Whatever one’s opinion of Western Australian Labor in the 1980’s, there is no doubt that it emerged from the Royal Commission in a severely weakened state and that this remained for some time a serious impediment to its attempt to return to the treasury benches.  Perhaps Geoff Gallop’s most important and enduring legacy is in re-establishing the Labor brand, facilitating its return to government and creating a clean break from the negative image hobbling Labor in WA through the 90's.  If there is one quality that emerges in any conversation about Geoff Gallop it is his unimpeachable integrity.  It was this more than anything else which allowed the community to again take a chance with Labor.  It was the application of this when in Government which broke the nexus with the 80's and re-established Labor as worthy of public trust.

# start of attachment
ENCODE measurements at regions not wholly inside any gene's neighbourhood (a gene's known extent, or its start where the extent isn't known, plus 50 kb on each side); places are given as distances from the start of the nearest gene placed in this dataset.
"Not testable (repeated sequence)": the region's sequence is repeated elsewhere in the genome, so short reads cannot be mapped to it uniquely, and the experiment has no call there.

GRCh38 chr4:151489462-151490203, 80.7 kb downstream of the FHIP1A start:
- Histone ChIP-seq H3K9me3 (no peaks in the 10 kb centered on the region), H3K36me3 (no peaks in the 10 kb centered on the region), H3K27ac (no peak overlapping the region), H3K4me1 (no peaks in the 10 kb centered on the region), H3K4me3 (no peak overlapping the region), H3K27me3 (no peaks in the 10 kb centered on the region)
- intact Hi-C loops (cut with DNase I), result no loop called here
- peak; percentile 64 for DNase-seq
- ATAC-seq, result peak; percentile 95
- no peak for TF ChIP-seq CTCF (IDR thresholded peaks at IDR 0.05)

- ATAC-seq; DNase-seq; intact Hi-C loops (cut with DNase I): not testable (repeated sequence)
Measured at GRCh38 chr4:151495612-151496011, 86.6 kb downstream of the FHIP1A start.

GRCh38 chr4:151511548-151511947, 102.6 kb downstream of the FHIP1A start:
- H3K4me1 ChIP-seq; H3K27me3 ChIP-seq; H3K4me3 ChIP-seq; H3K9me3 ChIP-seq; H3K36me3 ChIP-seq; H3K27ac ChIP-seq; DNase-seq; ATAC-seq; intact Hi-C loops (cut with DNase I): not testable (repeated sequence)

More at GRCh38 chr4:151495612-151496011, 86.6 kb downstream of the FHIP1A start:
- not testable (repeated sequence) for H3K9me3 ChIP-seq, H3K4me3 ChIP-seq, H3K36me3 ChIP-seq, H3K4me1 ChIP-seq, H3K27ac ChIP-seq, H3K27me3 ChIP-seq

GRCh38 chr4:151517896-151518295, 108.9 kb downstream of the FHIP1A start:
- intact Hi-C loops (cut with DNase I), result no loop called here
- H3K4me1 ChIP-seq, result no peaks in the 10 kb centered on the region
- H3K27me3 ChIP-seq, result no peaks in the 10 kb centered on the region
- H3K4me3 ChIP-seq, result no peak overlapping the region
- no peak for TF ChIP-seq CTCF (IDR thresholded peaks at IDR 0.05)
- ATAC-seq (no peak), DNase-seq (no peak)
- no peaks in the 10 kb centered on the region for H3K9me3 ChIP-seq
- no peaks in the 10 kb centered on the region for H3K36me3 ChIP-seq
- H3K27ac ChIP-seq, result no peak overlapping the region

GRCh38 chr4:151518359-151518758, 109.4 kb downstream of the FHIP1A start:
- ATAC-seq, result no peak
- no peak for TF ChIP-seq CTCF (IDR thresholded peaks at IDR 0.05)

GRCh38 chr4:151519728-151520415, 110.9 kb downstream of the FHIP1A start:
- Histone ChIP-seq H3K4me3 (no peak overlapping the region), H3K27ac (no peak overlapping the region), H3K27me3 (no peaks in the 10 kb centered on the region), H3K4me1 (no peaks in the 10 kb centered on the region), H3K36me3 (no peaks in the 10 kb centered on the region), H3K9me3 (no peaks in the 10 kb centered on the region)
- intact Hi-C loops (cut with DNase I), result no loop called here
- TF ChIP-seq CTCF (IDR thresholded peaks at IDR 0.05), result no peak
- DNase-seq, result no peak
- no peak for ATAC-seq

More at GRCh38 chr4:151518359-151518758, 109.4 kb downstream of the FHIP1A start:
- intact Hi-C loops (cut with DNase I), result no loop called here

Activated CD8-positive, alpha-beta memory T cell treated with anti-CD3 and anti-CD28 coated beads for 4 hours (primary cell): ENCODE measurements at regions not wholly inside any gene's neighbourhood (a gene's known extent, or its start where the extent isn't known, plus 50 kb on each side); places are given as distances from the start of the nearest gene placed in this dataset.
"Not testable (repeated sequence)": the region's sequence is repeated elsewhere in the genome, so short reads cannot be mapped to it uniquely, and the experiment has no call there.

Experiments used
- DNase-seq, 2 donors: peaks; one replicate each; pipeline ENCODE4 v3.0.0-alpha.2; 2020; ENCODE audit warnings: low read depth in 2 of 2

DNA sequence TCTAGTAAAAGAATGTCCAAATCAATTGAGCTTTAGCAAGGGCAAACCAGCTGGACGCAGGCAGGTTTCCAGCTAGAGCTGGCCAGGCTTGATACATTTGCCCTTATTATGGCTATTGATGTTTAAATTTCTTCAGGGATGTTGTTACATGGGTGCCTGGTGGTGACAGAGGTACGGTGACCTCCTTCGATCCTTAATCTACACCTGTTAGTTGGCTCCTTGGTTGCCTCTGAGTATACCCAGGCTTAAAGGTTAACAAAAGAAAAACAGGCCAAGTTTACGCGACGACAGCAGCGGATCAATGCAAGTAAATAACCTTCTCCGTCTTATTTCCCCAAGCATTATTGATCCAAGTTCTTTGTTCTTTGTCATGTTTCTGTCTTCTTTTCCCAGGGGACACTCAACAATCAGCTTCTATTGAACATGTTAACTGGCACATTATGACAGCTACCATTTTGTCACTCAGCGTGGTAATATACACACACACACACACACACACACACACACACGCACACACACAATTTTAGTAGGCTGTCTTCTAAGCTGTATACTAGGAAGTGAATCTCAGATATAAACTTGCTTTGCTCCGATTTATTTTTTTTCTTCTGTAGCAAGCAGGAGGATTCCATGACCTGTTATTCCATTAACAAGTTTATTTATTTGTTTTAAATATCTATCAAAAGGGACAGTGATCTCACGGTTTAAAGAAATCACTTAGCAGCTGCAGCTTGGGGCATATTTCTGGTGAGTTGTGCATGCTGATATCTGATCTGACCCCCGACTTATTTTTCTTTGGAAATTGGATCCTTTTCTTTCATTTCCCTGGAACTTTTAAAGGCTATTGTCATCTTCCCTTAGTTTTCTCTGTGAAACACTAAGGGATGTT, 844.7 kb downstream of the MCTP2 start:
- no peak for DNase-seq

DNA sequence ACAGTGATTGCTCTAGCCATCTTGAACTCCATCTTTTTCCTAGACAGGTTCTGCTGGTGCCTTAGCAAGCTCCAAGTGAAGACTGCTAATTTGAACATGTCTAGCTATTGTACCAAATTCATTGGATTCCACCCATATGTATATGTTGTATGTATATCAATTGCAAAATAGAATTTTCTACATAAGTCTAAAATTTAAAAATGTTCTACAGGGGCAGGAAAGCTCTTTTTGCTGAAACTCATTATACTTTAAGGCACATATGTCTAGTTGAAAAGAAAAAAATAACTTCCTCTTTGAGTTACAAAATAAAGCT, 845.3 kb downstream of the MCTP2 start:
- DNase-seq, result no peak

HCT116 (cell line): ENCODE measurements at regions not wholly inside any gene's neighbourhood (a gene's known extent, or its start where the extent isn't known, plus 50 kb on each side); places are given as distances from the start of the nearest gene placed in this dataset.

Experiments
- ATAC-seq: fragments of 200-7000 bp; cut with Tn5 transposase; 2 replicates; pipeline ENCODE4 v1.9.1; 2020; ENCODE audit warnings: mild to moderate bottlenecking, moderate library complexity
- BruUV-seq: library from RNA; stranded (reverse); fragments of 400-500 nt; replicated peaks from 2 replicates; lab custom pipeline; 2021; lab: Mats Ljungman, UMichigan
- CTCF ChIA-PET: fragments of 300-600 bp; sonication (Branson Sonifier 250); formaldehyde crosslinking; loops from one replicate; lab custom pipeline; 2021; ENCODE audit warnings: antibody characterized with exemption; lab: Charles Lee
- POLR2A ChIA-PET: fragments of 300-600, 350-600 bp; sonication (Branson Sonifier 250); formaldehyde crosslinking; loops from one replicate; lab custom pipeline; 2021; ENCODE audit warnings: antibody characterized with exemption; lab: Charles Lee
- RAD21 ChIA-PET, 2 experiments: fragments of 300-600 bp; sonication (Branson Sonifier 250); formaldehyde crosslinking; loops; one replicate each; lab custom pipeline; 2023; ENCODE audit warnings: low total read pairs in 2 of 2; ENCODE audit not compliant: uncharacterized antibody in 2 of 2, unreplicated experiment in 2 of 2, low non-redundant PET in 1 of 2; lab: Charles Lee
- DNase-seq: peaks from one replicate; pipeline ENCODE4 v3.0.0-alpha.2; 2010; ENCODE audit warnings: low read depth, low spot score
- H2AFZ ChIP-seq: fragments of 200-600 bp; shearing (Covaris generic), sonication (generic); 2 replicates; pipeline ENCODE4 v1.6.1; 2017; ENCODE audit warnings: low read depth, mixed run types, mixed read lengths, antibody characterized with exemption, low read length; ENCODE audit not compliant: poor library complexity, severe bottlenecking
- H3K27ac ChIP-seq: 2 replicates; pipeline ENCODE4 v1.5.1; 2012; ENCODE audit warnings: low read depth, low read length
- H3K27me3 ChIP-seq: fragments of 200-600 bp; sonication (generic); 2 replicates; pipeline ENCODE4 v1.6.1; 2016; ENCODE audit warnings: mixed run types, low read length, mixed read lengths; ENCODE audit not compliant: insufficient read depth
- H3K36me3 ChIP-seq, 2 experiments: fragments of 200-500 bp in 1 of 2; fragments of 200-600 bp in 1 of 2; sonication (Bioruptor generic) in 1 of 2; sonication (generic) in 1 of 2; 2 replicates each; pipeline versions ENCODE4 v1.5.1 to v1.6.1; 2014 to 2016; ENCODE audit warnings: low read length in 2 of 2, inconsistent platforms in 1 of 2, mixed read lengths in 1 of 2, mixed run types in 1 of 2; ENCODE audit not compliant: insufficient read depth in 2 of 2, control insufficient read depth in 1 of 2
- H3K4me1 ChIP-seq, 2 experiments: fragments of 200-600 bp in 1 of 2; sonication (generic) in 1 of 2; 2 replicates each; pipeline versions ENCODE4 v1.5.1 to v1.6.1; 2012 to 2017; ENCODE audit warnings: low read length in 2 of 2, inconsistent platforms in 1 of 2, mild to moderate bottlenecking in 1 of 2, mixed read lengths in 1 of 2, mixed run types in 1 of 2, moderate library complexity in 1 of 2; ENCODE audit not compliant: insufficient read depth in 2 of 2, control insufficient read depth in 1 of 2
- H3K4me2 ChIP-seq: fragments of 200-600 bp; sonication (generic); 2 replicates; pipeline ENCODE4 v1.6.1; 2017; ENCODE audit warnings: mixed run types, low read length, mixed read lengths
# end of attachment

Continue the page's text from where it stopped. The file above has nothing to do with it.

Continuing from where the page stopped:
Michael Beahan Michael Beahan.
Photograph courtesy Michael Beahan.

Geoff Gallop was driven by a deep commitment to the public interest.  A strong believer in due process, he insisted on its consistent application in all Government decision-making and by example and insistence set high standards for his Ministers and for his and their staff.  He modelled a level of integrity and probity, which influenced his cabinets and the public service.  He personally agonised over key decisions, often starting with a genuinely open-mind, but spending time seeking out the intellectual justifications for such decisions whilst eschewing deals and quick fixes.  Those participating in this process invariably talk of his quick grasp of ideas, his ability to ask searching and incisive questions and his capacity to quickly absorb often technically complex briefs.  Of course such punctiliousness in pursuit of the best solution in the public interest brought with it stresses and perhaps explain in part his early retirement from public life.